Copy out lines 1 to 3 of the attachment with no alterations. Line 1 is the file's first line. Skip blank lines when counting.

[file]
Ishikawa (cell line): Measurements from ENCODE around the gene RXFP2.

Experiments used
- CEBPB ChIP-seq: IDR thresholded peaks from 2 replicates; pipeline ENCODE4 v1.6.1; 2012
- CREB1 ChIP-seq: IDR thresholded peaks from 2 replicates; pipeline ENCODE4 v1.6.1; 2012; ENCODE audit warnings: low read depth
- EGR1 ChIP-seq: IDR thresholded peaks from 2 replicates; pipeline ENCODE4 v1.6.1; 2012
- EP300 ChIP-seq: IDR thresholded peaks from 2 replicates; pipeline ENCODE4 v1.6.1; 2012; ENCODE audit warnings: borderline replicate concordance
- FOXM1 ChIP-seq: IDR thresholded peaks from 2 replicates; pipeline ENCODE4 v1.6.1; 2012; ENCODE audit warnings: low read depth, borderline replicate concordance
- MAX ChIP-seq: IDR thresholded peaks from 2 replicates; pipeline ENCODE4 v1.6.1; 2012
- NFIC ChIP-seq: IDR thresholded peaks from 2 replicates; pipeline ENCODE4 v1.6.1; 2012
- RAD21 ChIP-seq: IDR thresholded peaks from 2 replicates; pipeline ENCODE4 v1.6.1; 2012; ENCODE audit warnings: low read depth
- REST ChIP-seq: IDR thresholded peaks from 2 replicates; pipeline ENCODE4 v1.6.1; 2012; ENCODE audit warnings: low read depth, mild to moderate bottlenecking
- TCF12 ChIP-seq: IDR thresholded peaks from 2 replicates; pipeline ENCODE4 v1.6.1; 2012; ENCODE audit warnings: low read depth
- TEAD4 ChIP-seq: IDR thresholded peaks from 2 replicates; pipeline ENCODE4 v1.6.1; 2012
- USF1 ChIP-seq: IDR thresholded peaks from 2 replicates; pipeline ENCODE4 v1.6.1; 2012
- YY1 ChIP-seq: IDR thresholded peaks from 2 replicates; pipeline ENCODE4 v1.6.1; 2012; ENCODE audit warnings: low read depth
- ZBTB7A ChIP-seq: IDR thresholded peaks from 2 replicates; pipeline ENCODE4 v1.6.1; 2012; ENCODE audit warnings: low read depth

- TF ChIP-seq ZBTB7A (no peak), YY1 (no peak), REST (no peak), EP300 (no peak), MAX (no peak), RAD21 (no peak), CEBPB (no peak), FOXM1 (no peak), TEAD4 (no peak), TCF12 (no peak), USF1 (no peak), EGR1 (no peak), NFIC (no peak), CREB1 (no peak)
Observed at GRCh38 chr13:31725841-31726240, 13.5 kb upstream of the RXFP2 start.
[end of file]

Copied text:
Ishikawa (cell line): Measurements from ENCODE around the gene RXFP2.

Experiments used
- CEBPB ChIP-seq: IDR thresholded peaks from 2 replicates; pipeline ENCODE4 v1.6.1; 2012